Applying Intervention Mapping to develop a community-based intervention aimed at improved psychological and social well-being of unmarried teenage mothers in Uganda

J.N. Leerlooijer, G. Kok, J. Weyusya, Arjan Bos, R.A.C. Ruiter, L.E. Rijsdijk, N. Nshakira, L.K. Bartholomew

Research output: Contribution to journalArticleAcademicpeer-review

5 Citations (Scopus)

Abstract

Out-of-wedlock pregnancy among adolescents in sub-Saharan Africa is a major concern, because of its association with health, social, psychological, economic and demographic factors. This article describes the development of the Teenage Mothers Project, a community-based intervention to improve psychological and social well-being of unmarried teenage mothers in rural Uganda. We used Intervention Mapping (IM) for systematically developing a theory and evidence-based comprehensive health promotion programme. A planning group consisting of community leaders, teenage mothers, staff of a community-based organization and a health promotion professional was involved in the six steps of IM: needs assessment, programme objectives, methods and applications, intervention design, planning for adoption and implementation and planning for evaluation. The programme includes five intervention components: community awareness raising, teenage mother support groups, formal education and income generation, counselling, and advocacy. The intervention components are based on a variety of theoretical methods, including entertainment education, persuasive communication, mobilization of social networks and social action. In conclusion, IM facilitated the planning group to structure the iterative, bottom-up, participatory design of the project in a real-life setting and to use evidence and theory. The article provides suggestions for the planning of support interventions for unmarried teenage mothers.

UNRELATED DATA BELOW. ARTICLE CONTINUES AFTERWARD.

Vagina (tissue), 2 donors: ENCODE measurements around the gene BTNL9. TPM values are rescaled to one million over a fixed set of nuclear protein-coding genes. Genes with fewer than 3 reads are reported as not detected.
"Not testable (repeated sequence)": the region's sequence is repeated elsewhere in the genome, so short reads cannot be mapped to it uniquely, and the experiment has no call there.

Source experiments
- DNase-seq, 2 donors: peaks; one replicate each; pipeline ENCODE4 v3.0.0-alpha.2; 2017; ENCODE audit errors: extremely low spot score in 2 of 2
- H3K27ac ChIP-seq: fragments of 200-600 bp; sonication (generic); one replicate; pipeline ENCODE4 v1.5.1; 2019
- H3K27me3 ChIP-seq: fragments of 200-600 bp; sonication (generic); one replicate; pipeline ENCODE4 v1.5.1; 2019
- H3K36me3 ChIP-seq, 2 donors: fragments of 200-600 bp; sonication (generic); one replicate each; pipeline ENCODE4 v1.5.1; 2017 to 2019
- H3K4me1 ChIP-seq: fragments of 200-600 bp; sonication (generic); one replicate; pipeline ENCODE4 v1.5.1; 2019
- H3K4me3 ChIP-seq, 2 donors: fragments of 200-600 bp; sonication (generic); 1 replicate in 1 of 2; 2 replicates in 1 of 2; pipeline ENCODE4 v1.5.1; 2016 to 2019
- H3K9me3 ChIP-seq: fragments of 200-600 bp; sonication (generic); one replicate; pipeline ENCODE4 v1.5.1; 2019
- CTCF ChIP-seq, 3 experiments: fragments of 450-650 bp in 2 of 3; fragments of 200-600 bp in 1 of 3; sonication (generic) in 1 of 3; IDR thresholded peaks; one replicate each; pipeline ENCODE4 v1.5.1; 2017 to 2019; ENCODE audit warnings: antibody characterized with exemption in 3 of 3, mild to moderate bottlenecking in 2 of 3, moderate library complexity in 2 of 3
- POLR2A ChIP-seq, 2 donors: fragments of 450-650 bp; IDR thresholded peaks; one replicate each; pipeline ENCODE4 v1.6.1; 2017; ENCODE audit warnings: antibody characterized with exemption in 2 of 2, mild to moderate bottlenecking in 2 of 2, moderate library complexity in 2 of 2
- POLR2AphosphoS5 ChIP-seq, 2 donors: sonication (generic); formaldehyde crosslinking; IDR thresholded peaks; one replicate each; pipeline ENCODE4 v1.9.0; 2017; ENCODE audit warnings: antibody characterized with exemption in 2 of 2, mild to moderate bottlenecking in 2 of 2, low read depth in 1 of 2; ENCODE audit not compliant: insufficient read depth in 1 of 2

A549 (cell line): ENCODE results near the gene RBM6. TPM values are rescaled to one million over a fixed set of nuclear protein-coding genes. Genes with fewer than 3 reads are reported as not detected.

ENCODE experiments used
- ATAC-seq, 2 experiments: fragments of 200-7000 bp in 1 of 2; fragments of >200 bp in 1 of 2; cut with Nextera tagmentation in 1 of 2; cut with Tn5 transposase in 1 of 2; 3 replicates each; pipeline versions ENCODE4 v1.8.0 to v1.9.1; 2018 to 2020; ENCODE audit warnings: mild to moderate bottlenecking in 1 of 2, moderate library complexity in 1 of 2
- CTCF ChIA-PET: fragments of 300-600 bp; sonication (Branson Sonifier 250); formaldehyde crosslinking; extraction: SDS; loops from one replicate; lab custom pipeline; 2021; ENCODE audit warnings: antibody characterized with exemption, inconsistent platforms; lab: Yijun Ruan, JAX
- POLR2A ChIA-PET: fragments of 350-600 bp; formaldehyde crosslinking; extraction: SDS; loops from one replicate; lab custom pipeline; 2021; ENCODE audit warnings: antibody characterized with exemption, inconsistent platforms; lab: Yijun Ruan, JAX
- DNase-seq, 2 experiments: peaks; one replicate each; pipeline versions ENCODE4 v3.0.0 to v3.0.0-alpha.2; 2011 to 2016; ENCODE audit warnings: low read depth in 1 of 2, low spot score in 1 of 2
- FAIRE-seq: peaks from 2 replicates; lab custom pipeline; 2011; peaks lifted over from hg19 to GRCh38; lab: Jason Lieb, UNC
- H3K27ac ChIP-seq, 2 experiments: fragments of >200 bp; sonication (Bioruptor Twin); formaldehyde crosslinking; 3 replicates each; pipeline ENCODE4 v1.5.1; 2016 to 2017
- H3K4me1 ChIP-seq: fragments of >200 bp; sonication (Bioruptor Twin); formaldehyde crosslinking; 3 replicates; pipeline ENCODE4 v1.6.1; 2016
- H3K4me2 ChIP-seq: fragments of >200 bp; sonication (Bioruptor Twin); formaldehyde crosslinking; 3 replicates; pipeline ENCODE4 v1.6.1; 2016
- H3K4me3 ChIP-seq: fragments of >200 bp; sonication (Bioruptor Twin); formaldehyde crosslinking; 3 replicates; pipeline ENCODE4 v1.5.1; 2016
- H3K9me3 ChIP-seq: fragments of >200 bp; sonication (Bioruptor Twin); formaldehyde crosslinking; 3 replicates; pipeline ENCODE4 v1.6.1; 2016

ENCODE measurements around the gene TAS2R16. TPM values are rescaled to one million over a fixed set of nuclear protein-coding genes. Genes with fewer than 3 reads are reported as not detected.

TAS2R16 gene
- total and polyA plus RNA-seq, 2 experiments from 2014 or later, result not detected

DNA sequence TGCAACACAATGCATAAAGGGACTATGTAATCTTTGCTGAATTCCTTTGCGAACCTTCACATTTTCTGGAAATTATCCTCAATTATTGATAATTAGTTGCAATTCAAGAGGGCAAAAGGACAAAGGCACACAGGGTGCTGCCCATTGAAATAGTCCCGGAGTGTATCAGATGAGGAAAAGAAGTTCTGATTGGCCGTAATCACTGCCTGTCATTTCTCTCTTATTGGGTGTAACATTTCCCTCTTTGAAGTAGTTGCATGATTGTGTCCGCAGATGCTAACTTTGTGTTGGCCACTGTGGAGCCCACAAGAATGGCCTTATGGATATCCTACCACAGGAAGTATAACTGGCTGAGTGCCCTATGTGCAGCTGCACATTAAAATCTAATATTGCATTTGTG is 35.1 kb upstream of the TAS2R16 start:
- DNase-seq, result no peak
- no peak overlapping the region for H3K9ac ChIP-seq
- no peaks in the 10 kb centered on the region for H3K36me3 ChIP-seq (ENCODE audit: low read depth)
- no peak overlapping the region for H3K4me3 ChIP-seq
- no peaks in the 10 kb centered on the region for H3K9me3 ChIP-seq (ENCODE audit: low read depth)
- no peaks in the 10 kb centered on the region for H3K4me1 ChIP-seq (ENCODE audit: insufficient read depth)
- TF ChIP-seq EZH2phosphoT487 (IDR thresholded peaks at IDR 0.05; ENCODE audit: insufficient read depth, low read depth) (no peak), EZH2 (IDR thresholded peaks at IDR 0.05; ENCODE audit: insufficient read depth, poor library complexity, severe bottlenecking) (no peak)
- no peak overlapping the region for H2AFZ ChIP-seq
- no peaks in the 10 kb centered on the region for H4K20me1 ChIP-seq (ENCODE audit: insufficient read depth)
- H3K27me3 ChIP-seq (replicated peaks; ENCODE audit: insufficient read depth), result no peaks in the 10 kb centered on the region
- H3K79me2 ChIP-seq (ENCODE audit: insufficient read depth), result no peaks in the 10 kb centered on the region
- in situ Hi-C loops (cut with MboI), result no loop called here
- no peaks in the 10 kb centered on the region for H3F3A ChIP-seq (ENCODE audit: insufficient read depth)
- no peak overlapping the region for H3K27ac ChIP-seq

Original languageEnglish
Pages (from-to)598-610
Number of pages13
JournalHealth Education Research
Volume29
Issue number4
Early online date11 May 2014
DOIs
Publication statusPublished - Aug 2014

Keywords

  • ADOLESCENT PREGNANCY
  • AFRICA
  • AGE
  • HIV-1 INFECTION
  • ME
  • PREVENTION
  • PROGRAM
  • RISK
  • SEX

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